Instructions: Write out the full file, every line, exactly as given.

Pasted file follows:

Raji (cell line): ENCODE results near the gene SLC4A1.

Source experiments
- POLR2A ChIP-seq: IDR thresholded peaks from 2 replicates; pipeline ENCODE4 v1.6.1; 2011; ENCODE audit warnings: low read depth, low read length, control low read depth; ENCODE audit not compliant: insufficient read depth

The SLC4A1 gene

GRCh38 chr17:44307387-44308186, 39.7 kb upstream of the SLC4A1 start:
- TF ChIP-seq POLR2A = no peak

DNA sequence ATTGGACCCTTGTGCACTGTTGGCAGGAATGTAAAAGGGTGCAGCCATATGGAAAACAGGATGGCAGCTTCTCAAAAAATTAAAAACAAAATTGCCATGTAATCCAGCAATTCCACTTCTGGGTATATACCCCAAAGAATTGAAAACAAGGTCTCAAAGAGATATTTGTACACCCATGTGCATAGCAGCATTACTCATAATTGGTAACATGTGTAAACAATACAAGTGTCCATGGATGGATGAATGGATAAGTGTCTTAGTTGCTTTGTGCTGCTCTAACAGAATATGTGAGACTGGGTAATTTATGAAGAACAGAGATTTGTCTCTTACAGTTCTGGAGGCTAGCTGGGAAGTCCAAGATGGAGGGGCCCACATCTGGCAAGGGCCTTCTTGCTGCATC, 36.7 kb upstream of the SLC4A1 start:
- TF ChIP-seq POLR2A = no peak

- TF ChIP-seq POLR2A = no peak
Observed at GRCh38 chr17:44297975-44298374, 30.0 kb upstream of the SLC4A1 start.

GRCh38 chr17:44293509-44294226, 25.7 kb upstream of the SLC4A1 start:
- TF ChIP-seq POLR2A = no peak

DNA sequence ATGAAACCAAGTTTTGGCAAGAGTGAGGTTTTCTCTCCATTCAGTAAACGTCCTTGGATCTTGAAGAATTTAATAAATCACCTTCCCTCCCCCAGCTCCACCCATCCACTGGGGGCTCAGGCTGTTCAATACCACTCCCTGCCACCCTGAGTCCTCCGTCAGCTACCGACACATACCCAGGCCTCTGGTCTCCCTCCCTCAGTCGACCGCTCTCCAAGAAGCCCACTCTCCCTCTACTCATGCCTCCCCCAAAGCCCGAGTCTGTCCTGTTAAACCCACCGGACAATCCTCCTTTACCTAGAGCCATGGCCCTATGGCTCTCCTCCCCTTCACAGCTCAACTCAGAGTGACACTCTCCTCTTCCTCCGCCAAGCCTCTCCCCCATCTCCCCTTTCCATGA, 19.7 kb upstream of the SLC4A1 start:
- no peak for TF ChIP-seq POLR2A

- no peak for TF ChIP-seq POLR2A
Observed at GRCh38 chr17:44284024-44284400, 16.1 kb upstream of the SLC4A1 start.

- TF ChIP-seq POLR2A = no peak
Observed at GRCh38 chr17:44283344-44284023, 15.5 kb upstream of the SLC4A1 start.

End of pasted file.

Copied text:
Raji (cell line): ENCODE results near the gene SLC4A1.

Source experiments
- POLR2A ChIP-seq: IDR thresholded peaks from 2 replicates; pipeline ENCODE4 v1.6.1; 2011; ENCODE audit warnings: low read depth, low read length, control low read depth; ENCODE audit not compliant: insufficient read depth

The SLC4A1 gene

GRCh38 chr17:44307387-44308186, 39.7 kb upstream of the SLC4A1 start:
- TF ChIP-seq POLR2A = no peak

DNA sequence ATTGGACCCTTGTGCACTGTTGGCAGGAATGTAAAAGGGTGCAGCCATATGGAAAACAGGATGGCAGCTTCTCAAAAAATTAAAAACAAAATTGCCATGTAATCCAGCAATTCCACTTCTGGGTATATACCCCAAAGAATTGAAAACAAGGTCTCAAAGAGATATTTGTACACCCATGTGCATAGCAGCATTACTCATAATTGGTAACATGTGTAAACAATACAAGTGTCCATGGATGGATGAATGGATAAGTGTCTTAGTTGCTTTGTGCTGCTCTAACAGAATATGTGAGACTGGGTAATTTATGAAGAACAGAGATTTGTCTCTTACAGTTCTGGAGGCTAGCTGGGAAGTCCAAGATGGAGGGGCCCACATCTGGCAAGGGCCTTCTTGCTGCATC, 36.7 kb upstream of the SLC4A1 start:
- TF ChIP-seq POLR2A = no peak

- TF ChIP-seq POLR2A = no peak
Observed at GRCh38 chr17:44297975-44298374, 30.0 kb upstream of the SLC4A1 start.

GRCh38 chr17:44293509-44294226, 25.7 kb upstream of the SLC4A1 start:
- TF ChIP-seq POLR2A = no peak

DNA sequence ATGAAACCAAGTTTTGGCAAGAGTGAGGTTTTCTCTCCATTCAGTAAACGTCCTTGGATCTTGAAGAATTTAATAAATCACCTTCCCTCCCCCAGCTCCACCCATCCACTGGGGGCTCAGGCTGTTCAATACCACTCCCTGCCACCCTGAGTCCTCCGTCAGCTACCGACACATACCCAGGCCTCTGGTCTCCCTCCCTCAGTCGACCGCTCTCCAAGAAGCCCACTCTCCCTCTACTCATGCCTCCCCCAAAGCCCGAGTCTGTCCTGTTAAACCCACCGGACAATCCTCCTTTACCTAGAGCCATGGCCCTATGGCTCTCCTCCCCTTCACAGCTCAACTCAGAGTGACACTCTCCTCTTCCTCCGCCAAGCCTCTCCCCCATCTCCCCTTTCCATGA, 19.7 kb upstream of the SLC4A1 start:
- no peak for TF ChIP-seq POLR2A

- no peak for TF ChIP-seq POLR2A
Observed at GRCh38 chr17:44284024-44284400, 16.1 kb upstream of the SLC4A1 start.

- TF ChIP-seq POLR2A = no peak
Observed at GRCh38 chr17:44283344-44284023, 15.5 kb upstream of the SLC4A1 start.